Making predictions of what will happen in the future, be it tomorrow, this year, or further into the future is, I believe, a worthwhile task. I wrote about this before, in disagreement with E. H. Carr, professor and author of the book What Is History?. For me, the idea of ‘predicting’ what will happen is an academic exercise – you don’t know for certain, but with the facts and circumstances surrounding the issue you can make a reasonable guess. Whether you’re right or wrong, you learn to analyse events with a keener eye. So, my US 2020 election prediction? Trump.
I’ve predicted a fair number of things with sketchy success. When the Brexit vote struck with a Leave victory, it was obvious Cameron’s successor would not succeed. In 2017 I predicted Iran would be the next Middle Eastern country to be invaded by the US, and the world is dangerously close to making that a reality. Early 2018 I predicted there would be a coup in Venezuela, and sure enough there was an attempt through Juan Guaido that ultimately failed. This year, despite the polls saying Labor would win the Australian Federal election, I had no doubts about a third Coalition term.
But there are times I have predicted wrongly. Earlier in the year I suggested that perhaps the election would be moved forward and that we wouldn’t make it to May to vote, and even optimistically hinted that Labor would win by default (although that was before the campaigning really kicked into gear). While it is always a possibility, I thought that Israel was going to invade Gaza again in May but was (thankfully) incorrect. (I am sure there are many others, but honestly am a little too tired at the moment to recall anything specific).
Trump 2020. It is not as far-fetch as one might imagine, especially seeing as all the mainstream media polls predict he will lose – when will people learn to not believe the polls anymore? Even during his campaign in 2016, Trump was spruiking the ‘8 year’ story, already planting the idea of a 2020 platform which he fully intends to realise in the upcoming campaign. He even tweeted a doctored Times video of him with the years increasing faster and faster, potentially a hint at the fact he may not leave the White House quietly even after a second term.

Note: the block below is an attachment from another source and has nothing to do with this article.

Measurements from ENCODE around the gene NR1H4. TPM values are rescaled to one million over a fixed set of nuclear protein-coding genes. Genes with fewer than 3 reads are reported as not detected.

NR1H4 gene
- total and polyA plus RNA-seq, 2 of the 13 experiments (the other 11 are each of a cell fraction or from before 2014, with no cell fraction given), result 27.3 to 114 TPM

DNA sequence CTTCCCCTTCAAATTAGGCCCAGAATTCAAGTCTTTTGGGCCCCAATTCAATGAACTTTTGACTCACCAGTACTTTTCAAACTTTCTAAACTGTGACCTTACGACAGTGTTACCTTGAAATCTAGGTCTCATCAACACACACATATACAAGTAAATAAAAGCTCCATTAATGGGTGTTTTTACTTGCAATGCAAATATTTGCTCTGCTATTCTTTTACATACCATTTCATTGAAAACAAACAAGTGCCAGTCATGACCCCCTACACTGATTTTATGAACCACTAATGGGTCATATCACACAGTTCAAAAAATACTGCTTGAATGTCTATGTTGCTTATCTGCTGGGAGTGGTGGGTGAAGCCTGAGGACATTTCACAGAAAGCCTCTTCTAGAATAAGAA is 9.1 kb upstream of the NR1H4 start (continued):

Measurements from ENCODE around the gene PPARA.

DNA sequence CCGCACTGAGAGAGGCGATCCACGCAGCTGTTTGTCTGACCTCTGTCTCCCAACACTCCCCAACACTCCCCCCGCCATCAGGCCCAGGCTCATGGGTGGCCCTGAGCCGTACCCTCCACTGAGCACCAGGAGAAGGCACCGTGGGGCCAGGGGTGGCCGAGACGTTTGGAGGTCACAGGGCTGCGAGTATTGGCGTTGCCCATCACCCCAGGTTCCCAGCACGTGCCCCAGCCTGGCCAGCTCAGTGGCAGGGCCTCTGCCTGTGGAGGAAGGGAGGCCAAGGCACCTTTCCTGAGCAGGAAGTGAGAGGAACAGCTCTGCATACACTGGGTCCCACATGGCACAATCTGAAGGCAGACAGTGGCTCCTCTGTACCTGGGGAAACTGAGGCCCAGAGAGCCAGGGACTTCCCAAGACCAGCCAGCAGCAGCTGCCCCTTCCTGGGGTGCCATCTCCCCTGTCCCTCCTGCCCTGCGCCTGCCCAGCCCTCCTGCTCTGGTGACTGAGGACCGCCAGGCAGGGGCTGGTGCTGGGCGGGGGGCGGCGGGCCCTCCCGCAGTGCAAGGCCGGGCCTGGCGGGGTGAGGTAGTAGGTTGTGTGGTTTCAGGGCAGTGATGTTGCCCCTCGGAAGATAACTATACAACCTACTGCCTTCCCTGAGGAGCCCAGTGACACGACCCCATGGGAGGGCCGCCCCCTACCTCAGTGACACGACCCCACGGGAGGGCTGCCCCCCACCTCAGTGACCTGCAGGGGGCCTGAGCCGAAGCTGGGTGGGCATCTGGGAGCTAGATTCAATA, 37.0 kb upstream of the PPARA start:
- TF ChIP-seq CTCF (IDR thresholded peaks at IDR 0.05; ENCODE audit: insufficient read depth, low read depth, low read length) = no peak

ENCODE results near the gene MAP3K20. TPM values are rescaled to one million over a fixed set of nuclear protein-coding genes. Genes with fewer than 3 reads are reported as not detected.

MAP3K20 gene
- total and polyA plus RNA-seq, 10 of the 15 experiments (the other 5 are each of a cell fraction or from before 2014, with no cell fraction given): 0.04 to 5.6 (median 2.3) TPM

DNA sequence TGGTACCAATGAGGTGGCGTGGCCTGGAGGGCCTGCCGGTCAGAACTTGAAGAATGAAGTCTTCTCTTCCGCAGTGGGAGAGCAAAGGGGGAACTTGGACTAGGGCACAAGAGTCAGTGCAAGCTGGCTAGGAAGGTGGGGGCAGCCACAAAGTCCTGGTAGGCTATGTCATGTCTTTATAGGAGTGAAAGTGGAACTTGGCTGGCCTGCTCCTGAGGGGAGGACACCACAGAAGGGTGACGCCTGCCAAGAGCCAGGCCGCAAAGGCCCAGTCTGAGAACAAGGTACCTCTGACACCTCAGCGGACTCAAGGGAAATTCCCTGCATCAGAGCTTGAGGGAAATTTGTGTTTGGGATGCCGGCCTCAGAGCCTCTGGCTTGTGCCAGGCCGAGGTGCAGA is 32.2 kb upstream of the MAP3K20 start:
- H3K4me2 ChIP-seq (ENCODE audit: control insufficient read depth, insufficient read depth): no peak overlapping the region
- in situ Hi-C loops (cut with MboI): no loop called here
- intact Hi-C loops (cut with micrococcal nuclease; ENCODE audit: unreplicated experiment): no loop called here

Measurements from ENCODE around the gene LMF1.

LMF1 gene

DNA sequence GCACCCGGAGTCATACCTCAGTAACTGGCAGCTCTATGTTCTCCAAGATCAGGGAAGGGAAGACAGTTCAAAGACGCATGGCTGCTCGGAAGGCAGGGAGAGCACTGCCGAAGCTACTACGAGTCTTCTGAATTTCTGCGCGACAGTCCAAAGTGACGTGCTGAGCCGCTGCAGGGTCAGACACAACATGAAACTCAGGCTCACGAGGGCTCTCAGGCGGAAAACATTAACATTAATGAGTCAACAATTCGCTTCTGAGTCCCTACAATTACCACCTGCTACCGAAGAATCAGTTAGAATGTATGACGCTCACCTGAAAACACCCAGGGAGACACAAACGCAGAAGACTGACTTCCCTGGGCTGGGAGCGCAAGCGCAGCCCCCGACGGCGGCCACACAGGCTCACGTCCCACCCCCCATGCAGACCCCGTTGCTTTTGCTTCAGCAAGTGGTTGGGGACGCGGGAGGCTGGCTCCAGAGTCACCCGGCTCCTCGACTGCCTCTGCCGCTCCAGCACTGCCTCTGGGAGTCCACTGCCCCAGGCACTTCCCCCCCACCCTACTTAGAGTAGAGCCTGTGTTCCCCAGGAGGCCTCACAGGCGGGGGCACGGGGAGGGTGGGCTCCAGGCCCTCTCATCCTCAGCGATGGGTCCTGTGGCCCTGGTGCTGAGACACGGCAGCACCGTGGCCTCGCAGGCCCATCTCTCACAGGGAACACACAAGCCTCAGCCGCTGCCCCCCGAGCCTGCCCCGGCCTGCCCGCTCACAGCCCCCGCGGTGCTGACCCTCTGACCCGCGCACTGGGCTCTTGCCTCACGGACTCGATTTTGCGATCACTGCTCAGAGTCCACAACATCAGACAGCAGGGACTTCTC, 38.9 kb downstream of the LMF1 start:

I look at the Democrats scrambling, with more nominations popping out of nowhere and names only the most diehard American political follower would know. To the rest of the world, or at least to me, many of them mean absolutely nothing – Sanders and Biden are the top dogs, for different reasons, and we all know which one the DNC and the media will try and rig it for. If the Democrats repeat their 2016 shitshow, then Trump will repeat his easy victory.
It seems baffling that many Democrat supporters do not see why Biden is the worst choice. A corporate hack under fire for his close ties with segregationists and other historical blunders of various sorts – that’ll go down well with the Democrat sceptics. Yes, Biden offers a sense of ‘normalcy’, as I see some (almost pathetically) cling onto as an argument, but that ‘normalcy’ is what precipitated Trump’s rise. The rhetoric Trump used to promote the farcical promise of ‘MAGA’ was similar to Obama’s “hope and change”.
Meanwhile, the man who is offering legitimate change, and has a plan to implement it, is yet again being kept to the side. Bernie Sanders was the clear contender in 2016 and, thus far, appears to be the most promising in 2020, with perhaps a couple of notable extras this time around. But already the media has been quick to diminish him and remind the public that he was also one of the reasons Clinton failed in 2016, by dividing the Democrats. What’s that? The DNC favoured Clinton and intentionally pushed to block Sanders? Quick, look, here’s some more alarmism about Russia’s negligible election interference to hide our ineptitude as a Party!
Simply put, if the Democrats do not drastically change their tune no matter who their candidate is (although Biden, with his large donation dinners and simmering scandals, is a hopeless choice), Trump will undoubtedly maintain the Presidency. It is quite terrifying that the Democratic Party would rather see Trump win than reform itself as a party of the people instead of the wealthy donor class.
Will my prediction hold? An American acquaintance of mine would probably call me a cynic and block me for this piece, but I’ll keep true to that cynicism. It has rarely failed me, and with US politics, when you assume the worst it is almost certainly bound to happen. Only time will tell.
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